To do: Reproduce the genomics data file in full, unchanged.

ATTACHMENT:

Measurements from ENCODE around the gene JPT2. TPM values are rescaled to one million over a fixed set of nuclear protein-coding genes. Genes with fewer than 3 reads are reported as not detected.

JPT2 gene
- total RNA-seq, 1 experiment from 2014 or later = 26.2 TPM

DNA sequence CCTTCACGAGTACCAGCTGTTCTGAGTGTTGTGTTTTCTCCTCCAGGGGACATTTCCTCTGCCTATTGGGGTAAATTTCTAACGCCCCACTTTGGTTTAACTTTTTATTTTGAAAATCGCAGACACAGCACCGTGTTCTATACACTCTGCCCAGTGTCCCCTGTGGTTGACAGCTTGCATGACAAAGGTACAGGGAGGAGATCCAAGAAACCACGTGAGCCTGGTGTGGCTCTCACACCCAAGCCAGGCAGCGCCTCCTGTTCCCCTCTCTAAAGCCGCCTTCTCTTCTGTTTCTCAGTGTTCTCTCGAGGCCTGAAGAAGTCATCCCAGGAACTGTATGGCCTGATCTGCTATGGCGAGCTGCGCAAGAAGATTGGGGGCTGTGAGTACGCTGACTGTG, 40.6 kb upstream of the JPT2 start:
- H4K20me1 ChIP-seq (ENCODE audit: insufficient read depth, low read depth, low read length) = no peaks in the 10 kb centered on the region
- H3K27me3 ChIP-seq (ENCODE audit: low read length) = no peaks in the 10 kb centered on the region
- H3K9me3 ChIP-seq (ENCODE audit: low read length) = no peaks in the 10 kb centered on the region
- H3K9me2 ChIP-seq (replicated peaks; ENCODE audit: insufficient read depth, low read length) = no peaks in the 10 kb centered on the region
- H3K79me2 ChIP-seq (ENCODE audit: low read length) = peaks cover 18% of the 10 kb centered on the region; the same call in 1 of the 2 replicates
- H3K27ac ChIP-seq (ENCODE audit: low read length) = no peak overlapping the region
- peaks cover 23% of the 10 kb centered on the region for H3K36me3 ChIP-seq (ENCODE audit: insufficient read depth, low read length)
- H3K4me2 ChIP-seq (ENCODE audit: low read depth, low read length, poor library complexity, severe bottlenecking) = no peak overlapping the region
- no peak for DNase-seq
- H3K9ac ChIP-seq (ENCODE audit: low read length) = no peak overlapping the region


Measurements from ENCODE around the gene JPT2. TPM values are rescaled to one million over a fixed set of nuclear protein-coding genes. Genes with fewer than 3 reads are reported as not detected.

JPT2 gene
- total RNA-seq, 1 experiment from 2014 or later = 26.2 TPM

DNA sequence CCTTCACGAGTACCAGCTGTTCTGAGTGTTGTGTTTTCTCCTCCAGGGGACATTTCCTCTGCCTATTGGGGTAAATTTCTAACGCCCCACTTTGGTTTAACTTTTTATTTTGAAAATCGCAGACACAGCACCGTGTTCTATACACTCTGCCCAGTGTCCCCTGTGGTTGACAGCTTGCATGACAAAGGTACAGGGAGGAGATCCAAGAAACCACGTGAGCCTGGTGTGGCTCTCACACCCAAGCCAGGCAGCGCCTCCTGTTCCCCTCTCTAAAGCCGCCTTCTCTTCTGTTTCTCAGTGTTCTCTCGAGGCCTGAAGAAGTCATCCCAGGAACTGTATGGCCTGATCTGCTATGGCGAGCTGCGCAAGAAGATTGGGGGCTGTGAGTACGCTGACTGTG, 40.6 kb upstream of the JPT2 start:
- H4K20me1 ChIP-seq (ENCODE audit: insufficient read depth, low read depth, low read length) = no peaks in the 10 kb centered on the region
- H3K27me3 ChIP-seq (ENCODE audit: low read length) = no peaks in the 10 kb centered on the region
- H3K9me3 ChIP-seq (ENCODE audit: low read length) = no peaks in the 10 kb centered on the region
- H3K9me2 ChIP-seq (replicated peaks; ENCODE audit: insufficient read depth, low read length) = no peaks in the 10 kb centered on the region
- H3K79me2 ChIP-seq (ENCODE audit: low read length) = peaks cover 18% of the 10 kb centered on the region; the same call in 1 of the 2 replicates
- H3K27ac ChIP-seq (ENCODE audit: low read length) = no peak overlapping the region
- peaks cover 23% of the 10 kb centered on the region for H3K36me3 ChIP-seq (ENCODE audit: insufficient read depth, low read length)
- H3K4me2 ChIP-seq (ENCODE audit: low read depth, low read length, poor library complexity, severe bottlenecking) = no peak overlapping the region
- no peak for DNase-seq
- H3K9ac ChIP-seq (ENCODE audit: low read length) = no peak overlapping the region